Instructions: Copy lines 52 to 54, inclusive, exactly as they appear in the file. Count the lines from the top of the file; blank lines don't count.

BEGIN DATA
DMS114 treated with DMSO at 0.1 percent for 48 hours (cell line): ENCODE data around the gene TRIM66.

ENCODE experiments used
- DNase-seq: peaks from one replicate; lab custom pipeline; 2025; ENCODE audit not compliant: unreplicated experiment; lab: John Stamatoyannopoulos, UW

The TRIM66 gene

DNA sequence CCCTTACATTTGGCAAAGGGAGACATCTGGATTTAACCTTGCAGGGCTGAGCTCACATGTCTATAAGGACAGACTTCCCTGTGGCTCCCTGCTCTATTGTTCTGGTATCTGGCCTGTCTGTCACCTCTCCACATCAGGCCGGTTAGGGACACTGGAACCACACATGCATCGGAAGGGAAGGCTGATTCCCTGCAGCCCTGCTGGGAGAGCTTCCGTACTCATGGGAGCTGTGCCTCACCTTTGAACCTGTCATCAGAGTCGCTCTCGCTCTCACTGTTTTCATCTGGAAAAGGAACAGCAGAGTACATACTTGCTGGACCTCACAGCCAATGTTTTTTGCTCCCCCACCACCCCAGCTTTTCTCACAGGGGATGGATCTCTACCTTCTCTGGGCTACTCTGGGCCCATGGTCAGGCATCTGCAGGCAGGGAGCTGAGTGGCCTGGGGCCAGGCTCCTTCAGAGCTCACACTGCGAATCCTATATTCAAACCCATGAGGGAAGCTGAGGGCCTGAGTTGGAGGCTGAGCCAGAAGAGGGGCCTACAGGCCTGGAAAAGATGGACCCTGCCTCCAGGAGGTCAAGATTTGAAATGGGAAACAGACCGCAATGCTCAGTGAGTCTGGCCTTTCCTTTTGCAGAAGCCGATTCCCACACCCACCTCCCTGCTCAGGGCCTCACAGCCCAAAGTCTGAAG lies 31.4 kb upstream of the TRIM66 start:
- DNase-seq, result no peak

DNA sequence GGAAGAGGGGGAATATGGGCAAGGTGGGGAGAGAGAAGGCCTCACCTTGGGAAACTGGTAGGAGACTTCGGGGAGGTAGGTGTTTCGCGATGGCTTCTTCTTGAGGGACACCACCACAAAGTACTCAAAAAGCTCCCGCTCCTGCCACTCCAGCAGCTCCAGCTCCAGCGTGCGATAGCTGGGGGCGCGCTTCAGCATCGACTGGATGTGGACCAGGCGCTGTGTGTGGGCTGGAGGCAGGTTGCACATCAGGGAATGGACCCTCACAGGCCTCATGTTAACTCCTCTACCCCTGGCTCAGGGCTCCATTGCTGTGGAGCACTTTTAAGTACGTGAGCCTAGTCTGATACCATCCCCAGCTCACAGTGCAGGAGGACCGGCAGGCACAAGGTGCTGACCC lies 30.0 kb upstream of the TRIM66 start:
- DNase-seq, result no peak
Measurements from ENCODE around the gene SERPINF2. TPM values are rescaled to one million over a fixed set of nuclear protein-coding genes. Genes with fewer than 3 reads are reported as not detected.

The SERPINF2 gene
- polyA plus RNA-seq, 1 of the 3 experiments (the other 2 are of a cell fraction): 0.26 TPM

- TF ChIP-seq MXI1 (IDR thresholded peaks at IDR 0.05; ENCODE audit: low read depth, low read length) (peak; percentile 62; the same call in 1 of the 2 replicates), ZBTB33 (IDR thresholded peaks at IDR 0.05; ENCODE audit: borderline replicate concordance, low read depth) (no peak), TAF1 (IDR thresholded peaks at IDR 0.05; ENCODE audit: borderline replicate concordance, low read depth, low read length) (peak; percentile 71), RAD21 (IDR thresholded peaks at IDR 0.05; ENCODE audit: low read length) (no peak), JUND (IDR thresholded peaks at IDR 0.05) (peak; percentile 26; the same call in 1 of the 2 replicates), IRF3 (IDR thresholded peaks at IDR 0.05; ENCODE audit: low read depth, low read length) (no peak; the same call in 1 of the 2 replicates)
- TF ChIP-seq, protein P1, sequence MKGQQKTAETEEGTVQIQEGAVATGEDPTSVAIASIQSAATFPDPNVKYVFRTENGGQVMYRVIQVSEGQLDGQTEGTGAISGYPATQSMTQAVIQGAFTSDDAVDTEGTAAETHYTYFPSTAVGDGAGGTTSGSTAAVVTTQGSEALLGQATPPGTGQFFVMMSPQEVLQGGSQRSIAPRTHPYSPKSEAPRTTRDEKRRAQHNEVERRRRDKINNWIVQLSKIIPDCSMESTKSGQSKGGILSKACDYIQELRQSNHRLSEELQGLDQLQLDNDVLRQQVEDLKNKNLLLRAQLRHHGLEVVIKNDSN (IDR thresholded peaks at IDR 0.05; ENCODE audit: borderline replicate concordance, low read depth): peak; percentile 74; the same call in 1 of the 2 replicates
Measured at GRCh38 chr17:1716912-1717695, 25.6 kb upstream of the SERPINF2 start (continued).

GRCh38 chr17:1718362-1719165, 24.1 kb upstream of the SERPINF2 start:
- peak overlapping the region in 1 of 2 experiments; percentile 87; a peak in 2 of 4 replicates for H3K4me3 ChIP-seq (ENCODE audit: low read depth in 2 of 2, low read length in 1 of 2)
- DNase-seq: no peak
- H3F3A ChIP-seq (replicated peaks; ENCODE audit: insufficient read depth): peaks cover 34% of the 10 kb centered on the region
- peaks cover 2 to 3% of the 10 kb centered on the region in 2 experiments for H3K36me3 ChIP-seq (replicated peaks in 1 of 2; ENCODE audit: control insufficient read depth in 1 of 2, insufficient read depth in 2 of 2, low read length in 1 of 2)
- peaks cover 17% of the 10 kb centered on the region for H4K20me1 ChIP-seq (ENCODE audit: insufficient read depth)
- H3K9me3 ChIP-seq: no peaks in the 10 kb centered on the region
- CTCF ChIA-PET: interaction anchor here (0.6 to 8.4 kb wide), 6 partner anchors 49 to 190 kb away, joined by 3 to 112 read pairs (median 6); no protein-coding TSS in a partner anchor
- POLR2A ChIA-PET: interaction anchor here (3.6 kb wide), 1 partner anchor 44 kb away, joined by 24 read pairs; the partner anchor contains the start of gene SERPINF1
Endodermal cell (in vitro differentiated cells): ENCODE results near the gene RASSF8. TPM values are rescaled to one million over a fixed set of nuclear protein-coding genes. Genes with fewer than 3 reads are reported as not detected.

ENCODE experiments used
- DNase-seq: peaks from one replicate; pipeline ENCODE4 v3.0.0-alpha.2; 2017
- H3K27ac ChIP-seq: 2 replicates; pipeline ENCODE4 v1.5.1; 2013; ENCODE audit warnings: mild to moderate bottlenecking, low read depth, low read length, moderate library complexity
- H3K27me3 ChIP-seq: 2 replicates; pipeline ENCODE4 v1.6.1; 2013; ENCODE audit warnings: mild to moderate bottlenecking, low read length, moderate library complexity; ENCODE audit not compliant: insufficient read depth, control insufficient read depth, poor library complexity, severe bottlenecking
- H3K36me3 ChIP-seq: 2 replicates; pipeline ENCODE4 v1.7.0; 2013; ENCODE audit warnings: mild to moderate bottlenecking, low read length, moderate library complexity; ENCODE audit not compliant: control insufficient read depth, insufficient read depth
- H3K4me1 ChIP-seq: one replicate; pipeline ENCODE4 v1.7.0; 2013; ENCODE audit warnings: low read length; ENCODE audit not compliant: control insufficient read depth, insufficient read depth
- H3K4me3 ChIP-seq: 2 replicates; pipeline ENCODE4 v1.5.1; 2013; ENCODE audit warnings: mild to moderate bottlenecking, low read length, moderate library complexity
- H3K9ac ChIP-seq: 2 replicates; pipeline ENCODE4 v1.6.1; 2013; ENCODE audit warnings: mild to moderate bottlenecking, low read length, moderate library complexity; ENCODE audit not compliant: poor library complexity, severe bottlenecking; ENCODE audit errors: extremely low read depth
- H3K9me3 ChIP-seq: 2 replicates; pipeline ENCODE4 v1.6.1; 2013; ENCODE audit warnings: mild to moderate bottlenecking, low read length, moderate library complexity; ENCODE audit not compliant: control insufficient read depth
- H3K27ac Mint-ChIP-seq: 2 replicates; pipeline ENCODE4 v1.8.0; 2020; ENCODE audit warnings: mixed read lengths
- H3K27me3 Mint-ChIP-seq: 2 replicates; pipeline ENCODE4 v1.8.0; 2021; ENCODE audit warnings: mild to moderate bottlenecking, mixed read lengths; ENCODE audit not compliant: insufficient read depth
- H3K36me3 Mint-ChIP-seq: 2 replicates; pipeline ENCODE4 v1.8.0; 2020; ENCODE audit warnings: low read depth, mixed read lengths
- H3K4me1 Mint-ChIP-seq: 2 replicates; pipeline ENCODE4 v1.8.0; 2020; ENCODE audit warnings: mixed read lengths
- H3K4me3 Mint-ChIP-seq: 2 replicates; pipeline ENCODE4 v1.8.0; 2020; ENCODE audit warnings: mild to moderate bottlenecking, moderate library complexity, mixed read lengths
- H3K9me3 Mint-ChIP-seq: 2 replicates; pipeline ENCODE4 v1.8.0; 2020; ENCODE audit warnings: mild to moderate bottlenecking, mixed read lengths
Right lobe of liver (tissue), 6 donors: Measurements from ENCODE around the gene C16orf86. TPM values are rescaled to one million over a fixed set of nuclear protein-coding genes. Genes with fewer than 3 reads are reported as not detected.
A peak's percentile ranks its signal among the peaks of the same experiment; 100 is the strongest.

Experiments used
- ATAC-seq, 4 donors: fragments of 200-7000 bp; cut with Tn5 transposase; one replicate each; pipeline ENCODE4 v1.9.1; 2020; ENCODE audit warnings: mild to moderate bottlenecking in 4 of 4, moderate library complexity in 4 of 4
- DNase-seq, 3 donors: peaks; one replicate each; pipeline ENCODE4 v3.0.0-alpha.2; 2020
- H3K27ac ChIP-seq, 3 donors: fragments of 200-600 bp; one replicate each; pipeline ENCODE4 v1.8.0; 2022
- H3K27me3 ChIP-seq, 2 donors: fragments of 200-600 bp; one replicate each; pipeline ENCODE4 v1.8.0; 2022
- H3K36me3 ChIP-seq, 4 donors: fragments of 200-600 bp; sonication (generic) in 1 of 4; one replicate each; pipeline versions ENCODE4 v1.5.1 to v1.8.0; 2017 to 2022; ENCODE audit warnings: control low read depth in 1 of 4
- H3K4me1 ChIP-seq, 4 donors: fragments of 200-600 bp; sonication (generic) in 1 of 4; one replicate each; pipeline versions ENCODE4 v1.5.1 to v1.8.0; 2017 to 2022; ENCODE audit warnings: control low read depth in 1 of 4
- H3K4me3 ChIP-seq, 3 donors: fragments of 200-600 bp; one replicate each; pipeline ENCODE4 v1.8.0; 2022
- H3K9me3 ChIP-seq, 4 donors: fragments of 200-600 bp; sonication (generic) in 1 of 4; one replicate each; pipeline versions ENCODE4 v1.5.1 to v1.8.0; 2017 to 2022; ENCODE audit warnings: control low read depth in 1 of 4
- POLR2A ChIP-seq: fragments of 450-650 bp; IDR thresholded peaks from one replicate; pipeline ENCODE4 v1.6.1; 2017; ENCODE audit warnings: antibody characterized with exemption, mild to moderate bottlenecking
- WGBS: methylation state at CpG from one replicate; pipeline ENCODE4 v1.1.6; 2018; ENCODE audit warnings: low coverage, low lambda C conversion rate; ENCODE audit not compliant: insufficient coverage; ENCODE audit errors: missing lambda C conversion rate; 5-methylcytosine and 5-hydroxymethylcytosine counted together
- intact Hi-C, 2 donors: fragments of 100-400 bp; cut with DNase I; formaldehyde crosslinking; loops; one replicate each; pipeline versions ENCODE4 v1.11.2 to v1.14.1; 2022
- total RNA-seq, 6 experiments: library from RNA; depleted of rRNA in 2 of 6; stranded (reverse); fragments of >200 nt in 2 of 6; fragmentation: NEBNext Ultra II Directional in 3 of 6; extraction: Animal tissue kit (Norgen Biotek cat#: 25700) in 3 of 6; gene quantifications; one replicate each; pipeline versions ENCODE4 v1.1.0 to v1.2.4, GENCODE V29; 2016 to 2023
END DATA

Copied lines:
- WGBS: methylation state at CpG from one replicate; pipeline ENCODE4 v1.1.6; 2018; ENCODE audit warnings: low coverage, low lambda C conversion rate; ENCODE audit not compliant: insufficient coverage; ENCODE audit errors: missing lambda C conversion rate; 5-methylcytosine and 5-hydroxymethylcytosine counted together
- intact Hi-C, 2 donors: fragments of 100-400 bp; cut with DNase I; formaldehyde crosslinking; loops; one replicate each; pipeline versions ENCODE4 v1.11.2 to v1.14.1; 2022
- total RNA-seq, 6 experiments: library from RNA; depleted of rRNA in 2 of 6; stranded (reverse); fragments of >200 nt in 2 of 6; fragmentation: NEBNext Ultra II Directional in 3 of 6; extraction: Animal tissue kit (Norgen Biotek cat#: 25700) in 3 of 6; gene quantifications; one replicate each; pipeline versions ENCODE4 v1.1.0 to v1.2.4, GENCODE V29; 2016 to 2023